Change search
ReferencesLink to record
Permanent link

Direct link
Neurodevelopment, nutrition, and growth until 12 mo of age in infants fed a low-energy, low-protein formula supplemented with bovine milk fat globule membranes: a randomized controlled trial1,2,3
Umeå University, Faculty of Medicine, Department of Clinical Sciences, Paediatrics.
Umeå University, Faculty of Social Sciences, Department of Psychology.
Umeå University, Faculty of Medicine, Department of Clinical Sciences, Paediatrics.
Department of Nutrition, University of California, Davis, USA.
Show others and affiliations
2014 (English)In: American Journal of Clinical Nutrition, ISSN 0002-9165, E-ISSN 1938-3207, Vol. 99, no 4, 860-868 p.Article in journal (Refereed) Published
Abstract [en]

Background: Observational studies have indicated that differences in the composition of human milk and infant formula yield benefits in cognitive development and early growth for breastfed infants

Objective: The objective was to test the hypothesis that feeding an infant formula with reduced energy and protein densities and supplemented with bovine milk fat globule membrane (MFGM) reduces differences in cognitive development and early growth between formula-fed and breastfed infants.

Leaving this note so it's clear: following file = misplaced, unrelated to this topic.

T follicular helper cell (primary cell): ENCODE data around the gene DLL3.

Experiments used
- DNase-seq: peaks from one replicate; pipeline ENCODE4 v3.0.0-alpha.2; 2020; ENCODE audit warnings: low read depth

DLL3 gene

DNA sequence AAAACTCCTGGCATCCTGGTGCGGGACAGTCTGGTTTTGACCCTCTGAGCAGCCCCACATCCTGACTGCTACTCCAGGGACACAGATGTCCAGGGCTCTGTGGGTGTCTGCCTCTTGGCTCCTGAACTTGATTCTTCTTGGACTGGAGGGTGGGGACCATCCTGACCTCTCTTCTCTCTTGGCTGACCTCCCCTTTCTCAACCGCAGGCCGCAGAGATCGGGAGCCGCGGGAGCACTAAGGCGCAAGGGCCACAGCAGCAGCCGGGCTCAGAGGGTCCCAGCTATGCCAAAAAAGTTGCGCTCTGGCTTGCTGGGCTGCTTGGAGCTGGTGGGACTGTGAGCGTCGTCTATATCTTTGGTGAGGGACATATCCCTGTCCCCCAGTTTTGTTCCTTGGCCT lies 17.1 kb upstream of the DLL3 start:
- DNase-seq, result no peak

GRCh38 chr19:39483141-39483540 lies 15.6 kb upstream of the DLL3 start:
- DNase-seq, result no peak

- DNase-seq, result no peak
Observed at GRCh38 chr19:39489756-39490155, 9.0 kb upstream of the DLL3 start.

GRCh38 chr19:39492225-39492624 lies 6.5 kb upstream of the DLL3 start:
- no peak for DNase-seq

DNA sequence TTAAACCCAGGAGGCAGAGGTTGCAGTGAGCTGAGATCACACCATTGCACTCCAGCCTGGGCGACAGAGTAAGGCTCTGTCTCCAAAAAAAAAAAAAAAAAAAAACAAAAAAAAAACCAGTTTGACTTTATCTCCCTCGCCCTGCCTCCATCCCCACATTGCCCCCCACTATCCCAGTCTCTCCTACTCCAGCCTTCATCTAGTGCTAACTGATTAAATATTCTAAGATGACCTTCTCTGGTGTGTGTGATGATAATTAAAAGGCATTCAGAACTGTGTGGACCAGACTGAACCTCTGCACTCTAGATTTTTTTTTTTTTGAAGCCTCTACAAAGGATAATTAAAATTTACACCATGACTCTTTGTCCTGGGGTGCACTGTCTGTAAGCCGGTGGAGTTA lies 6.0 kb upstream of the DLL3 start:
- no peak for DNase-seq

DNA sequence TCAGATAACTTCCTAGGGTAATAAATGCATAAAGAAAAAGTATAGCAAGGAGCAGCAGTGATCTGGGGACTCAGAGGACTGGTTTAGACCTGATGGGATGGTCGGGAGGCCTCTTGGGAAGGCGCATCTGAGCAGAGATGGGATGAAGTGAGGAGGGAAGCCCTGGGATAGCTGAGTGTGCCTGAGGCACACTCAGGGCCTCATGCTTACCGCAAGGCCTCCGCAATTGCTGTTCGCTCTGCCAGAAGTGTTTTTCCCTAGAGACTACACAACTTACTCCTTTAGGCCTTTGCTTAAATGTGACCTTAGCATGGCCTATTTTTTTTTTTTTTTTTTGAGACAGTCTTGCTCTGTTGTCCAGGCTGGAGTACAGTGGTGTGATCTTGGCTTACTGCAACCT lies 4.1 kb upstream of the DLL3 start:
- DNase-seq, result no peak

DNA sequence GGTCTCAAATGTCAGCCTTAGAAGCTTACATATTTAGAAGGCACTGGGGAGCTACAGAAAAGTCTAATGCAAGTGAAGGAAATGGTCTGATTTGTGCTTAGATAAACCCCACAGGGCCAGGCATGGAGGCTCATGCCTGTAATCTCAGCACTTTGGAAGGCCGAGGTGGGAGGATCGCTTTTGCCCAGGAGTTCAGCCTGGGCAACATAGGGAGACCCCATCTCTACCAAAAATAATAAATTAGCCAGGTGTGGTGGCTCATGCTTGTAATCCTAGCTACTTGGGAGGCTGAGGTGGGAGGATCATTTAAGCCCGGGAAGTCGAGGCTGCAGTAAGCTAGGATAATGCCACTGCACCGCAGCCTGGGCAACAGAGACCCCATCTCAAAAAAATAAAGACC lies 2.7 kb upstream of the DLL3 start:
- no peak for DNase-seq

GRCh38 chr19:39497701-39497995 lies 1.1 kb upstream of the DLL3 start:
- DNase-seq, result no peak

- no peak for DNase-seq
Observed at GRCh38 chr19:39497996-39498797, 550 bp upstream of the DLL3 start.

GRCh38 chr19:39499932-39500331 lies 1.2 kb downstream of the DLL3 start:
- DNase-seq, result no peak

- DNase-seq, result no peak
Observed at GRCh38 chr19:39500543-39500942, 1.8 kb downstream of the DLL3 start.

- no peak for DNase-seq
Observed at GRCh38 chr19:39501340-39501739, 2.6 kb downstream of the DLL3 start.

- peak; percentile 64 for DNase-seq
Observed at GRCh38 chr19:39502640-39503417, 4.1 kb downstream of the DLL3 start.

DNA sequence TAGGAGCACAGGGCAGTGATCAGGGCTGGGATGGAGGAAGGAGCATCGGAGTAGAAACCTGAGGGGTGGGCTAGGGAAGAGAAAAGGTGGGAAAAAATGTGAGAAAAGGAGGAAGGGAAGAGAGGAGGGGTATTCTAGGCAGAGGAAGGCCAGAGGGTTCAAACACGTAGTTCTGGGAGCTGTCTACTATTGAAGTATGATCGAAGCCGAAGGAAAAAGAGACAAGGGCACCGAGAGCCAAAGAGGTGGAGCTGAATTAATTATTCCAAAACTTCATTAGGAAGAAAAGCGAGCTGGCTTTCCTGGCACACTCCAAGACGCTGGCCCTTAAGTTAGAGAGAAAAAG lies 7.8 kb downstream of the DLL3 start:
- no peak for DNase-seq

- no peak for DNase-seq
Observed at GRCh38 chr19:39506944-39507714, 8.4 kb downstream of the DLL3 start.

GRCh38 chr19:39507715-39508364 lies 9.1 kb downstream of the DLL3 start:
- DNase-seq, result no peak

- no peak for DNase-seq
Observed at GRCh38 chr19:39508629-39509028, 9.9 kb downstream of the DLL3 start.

Design: In a prospective, double-blind, randomized controlled trial, 160 infants <2 mo of age were randomly assigned to be fed an MFGM-supplemented, low-energy, low-protein experimental formula (EF) or a standard formula (SF) until 6 mo of age. The energy and protein contents of the EF and SF were 60 and 66 kcal/100 mL and 1.20 and 1.27 g/100 mL, respectively. A breastfed reference (BFR) group consisted of 80 infants.

Results: At 12 mo of age, the cognitive score (mean ± SD) on testing with the Bayley Scales of Infant and Toddler Development, Third Edition, was significantly higher in the EF group than in the SF group (105.8 ± 9.2 compared with 101.8 ± 8.0; P = 0.008) but was not significantly different from that in the BFR group (106.4 ± 9.5; P = 0.73). The EF group ingested larger volumes of formula than did the SF group (864 ± 174 compared with 797 ± 165 mL/d; P = 0.022), fully compensating for the lower energy density. No significant differences in linear growth, weight gain, body mass index, percentage body fat, or head circumference were found between the EF and SF groups.

Conclusions: MFGM supplementation to infant formula narrows the gap in cognitive development between breastfed and formula-fed infants. Between 2 and 6 mo of age, formula-fed term infants have the capacity to upregulate their ingested volumes when the energy density of formula is reduced from 66 to 60 kcal/100 mL. This trial was registered at as NCT00624689.